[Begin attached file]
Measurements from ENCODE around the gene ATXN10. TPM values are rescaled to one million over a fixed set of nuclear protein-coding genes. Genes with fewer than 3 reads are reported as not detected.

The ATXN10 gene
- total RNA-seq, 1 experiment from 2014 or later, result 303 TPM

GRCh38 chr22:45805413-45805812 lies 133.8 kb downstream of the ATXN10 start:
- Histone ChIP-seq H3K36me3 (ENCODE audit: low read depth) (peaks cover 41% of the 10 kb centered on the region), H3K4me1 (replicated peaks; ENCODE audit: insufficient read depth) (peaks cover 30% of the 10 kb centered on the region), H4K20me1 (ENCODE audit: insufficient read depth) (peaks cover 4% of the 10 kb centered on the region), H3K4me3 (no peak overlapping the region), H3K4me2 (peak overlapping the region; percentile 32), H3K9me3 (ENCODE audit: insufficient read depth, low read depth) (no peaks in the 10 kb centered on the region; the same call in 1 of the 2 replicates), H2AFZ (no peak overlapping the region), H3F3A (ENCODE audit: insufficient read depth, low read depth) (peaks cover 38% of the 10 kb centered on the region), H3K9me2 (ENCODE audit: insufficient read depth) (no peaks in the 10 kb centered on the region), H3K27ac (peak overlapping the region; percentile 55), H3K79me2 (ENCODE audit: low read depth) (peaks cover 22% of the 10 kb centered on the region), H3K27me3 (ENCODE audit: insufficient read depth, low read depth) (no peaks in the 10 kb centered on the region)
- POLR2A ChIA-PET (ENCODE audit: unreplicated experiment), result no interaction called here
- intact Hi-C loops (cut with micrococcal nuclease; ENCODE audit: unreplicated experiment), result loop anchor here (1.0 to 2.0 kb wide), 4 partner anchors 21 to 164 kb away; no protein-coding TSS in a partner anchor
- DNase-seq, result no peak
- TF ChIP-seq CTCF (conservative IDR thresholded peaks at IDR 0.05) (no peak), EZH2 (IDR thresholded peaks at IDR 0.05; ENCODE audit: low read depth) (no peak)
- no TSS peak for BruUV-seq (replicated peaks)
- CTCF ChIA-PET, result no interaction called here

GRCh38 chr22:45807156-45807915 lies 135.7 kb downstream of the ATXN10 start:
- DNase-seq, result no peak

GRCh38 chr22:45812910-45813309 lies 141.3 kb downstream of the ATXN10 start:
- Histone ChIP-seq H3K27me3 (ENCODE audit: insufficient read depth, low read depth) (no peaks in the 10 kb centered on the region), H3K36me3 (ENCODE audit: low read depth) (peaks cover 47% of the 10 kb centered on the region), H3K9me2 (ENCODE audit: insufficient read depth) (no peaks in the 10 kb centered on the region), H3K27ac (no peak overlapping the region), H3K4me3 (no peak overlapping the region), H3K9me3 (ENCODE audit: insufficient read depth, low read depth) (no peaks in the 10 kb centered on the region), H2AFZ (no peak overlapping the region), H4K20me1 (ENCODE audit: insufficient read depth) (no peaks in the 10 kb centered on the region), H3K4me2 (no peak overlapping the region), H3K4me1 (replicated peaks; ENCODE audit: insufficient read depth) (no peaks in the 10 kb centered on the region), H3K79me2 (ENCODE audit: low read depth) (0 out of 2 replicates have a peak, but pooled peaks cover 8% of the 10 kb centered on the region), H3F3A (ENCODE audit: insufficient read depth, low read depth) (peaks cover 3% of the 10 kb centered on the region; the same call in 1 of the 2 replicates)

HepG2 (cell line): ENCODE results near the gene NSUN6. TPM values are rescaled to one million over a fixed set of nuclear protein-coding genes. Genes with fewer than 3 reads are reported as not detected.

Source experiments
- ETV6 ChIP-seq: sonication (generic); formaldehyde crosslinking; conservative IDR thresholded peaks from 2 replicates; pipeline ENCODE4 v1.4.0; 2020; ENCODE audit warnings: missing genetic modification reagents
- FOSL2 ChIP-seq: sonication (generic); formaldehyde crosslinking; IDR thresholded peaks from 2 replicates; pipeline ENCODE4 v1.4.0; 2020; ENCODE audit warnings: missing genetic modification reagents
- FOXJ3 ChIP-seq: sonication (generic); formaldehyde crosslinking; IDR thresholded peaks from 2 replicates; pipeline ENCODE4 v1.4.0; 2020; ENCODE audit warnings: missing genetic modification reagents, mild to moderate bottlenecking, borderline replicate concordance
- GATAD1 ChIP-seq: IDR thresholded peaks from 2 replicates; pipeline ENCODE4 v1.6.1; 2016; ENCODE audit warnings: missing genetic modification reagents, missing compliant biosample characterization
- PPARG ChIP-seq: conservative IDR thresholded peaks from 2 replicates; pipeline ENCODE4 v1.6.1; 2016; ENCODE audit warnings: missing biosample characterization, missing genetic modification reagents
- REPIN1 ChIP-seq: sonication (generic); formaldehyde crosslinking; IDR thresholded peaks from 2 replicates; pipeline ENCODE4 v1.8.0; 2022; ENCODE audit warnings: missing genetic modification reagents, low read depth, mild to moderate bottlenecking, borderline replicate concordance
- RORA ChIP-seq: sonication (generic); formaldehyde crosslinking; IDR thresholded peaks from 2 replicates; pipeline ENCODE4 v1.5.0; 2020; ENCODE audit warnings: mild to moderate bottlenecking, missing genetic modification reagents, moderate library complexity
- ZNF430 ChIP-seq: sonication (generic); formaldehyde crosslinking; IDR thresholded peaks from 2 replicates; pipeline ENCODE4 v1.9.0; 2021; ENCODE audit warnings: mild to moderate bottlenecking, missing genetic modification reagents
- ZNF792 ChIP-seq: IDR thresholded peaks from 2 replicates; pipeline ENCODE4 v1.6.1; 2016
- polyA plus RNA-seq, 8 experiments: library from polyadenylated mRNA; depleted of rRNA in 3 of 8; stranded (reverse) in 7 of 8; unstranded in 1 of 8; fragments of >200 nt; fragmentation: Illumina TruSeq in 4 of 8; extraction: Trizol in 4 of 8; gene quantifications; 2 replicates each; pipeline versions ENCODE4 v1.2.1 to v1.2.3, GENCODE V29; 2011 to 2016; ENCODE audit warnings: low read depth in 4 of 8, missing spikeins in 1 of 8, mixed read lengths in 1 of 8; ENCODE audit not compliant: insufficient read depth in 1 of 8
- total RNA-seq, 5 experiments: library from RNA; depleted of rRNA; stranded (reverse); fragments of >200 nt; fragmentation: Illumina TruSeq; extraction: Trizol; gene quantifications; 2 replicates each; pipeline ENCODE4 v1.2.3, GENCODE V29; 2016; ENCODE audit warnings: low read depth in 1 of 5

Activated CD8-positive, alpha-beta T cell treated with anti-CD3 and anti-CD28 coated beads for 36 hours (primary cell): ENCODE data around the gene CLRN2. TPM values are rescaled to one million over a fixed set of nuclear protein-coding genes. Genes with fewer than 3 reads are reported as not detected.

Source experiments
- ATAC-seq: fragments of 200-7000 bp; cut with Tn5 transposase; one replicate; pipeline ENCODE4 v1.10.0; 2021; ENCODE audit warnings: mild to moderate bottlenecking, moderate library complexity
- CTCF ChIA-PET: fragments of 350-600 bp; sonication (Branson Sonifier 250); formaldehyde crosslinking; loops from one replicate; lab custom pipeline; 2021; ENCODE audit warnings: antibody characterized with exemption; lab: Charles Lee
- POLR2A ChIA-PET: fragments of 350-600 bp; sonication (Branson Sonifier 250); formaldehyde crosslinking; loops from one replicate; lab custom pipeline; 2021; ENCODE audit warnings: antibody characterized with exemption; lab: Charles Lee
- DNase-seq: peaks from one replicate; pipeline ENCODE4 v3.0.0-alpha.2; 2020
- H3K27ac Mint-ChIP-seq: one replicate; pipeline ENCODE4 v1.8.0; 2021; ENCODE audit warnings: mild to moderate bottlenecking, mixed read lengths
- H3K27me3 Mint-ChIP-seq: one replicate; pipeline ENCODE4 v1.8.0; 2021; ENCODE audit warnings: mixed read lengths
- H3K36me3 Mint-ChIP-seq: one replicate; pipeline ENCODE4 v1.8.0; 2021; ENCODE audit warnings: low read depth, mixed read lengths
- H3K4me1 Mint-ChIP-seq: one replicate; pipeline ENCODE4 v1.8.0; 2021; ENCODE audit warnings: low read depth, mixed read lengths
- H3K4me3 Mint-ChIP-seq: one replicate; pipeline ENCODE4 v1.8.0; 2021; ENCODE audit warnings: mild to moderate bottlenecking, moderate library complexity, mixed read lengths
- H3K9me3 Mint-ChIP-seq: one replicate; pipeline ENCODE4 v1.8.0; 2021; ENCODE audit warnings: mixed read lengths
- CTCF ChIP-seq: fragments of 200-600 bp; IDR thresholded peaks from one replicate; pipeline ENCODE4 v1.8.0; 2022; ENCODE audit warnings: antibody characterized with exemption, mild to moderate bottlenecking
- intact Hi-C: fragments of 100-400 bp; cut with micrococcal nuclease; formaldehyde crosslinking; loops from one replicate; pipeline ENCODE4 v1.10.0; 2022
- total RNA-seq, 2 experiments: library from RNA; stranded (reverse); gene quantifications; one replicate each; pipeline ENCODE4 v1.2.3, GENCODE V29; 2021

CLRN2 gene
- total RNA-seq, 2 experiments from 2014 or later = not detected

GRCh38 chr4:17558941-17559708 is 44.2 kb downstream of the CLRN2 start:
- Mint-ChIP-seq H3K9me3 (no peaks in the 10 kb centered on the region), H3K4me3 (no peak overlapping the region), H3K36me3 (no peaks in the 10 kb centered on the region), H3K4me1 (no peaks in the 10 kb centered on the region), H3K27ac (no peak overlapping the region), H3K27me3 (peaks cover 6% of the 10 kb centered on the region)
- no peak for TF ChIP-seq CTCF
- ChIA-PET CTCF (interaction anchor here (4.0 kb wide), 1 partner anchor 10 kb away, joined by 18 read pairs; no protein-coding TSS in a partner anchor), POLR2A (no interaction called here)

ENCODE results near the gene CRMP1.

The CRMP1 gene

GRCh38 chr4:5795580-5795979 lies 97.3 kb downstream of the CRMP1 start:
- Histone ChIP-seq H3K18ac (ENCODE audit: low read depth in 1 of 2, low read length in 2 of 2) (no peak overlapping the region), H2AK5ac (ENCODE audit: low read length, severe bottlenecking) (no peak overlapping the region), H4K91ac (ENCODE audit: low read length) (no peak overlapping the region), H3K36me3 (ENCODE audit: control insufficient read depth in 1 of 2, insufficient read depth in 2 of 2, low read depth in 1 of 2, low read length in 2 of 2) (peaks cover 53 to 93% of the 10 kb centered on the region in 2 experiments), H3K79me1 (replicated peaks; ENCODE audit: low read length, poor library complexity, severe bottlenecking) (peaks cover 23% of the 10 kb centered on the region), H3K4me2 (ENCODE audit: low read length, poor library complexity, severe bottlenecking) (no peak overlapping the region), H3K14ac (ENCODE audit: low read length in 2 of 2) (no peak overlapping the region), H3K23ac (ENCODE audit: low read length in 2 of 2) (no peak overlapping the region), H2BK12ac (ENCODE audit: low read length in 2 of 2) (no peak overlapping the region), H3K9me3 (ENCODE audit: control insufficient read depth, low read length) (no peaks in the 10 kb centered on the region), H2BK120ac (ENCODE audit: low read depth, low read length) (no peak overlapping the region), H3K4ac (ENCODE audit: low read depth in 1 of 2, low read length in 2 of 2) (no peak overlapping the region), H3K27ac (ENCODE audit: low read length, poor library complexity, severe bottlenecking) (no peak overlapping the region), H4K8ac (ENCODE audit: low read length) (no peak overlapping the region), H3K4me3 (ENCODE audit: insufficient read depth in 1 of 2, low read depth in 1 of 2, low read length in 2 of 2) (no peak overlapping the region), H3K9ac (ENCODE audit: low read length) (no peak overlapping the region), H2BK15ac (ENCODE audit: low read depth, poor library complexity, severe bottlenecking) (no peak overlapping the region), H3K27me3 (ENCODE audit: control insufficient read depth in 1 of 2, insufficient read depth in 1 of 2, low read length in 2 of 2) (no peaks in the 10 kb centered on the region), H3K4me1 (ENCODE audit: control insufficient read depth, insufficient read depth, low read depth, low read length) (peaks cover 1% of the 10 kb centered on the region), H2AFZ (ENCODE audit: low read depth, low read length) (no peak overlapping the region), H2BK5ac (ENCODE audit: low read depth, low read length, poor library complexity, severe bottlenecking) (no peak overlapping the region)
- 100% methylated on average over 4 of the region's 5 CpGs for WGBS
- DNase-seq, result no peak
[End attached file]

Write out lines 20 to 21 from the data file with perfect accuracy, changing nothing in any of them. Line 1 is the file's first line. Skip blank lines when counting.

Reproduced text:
- FOXJ3 ChIP-seq: sonication (generic); formaldehyde crosslinking; IDR thresholded peaks from 2 replicates; pipeline ENCODE4 v1.4.0; 2020; ENCODE audit warnings: missing genetic modification reagents, mild to moderate bottlenecking, borderline replicate concordance
- GATAD1 ChIP-seq: IDR thresholded peaks from 2 replicates; pipeline ENCODE4 v1.6.1; 2016; ENCODE audit warnings: missing genetic modification reagents, missing compliant biosample characterization